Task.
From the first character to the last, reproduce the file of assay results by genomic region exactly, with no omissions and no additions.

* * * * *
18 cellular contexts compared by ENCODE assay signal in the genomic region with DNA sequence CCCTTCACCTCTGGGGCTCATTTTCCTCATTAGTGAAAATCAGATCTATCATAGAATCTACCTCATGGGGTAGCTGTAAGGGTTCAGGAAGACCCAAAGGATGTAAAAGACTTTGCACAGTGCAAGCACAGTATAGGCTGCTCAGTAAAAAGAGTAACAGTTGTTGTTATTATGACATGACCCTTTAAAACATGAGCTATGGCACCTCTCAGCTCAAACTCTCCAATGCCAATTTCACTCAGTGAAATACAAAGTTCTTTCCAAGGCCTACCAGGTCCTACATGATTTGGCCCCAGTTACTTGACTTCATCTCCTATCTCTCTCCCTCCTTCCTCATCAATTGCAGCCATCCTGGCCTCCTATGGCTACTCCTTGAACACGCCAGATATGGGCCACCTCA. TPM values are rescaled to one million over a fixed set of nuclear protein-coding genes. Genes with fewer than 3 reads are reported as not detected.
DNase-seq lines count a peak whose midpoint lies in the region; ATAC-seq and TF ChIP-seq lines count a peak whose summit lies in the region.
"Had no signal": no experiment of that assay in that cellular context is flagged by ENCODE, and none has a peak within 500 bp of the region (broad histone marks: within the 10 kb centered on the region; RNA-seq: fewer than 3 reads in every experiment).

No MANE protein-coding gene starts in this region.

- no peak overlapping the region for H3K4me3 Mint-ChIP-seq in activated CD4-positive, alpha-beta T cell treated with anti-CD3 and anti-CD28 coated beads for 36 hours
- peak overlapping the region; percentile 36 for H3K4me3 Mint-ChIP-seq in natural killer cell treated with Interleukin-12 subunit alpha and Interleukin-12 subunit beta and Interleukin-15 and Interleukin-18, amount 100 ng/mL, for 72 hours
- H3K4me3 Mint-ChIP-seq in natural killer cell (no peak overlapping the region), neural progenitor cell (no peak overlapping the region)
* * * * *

18 cellular contexts compared by ENCODE assay signal in the genomic region with DNA sequence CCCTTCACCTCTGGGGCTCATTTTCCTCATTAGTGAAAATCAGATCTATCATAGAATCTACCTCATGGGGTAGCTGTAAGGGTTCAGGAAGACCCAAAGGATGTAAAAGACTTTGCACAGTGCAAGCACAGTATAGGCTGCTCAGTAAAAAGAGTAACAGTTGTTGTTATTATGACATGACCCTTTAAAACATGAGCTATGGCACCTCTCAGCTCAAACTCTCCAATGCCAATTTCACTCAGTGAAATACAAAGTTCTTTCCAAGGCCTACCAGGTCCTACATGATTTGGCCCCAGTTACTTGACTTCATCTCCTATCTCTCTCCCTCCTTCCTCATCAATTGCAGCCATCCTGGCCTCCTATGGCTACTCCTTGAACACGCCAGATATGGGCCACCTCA. TPM values are rescaled to one million over a fixed set of nuclear protein-coding genes. Genes with fewer than 3 reads are reported as not detected.
DNase-seq lines count a peak whose midpoint lies in the region; ATAC-seq and TF ChIP-seq lines count a peak whose summit lies in the region.
"Had no signal": no experiment of that assay in that cellular context is flagged by ENCODE, and none has a peak within 500 bp of the region (broad histone marks: within the 10 kb centered on the region; RNA-seq: fewer than 3 reads in every experiment).

No MANE protein-coding gene starts in this region.

- no peak overlapping the region for H3K4me3 Mint-ChIP-seq in activated CD4-positive, alpha-beta T cell treated with anti-CD3 and anti-CD28 coated beads for 36 hours
- peak overlapping the region; percentile 36 for H3K4me3 Mint-ChIP-seq in natural killer cell treated with Interleukin-12 subunit alpha and Interleukin-12 subunit beta and Interleukin-15 and Interleukin-18, amount 100 ng/mL, for 72 hours
- H3K4me3 Mint-ChIP-seq in natural killer cell (no peak overlapping the region), neural progenitor cell (no peak overlapping the region)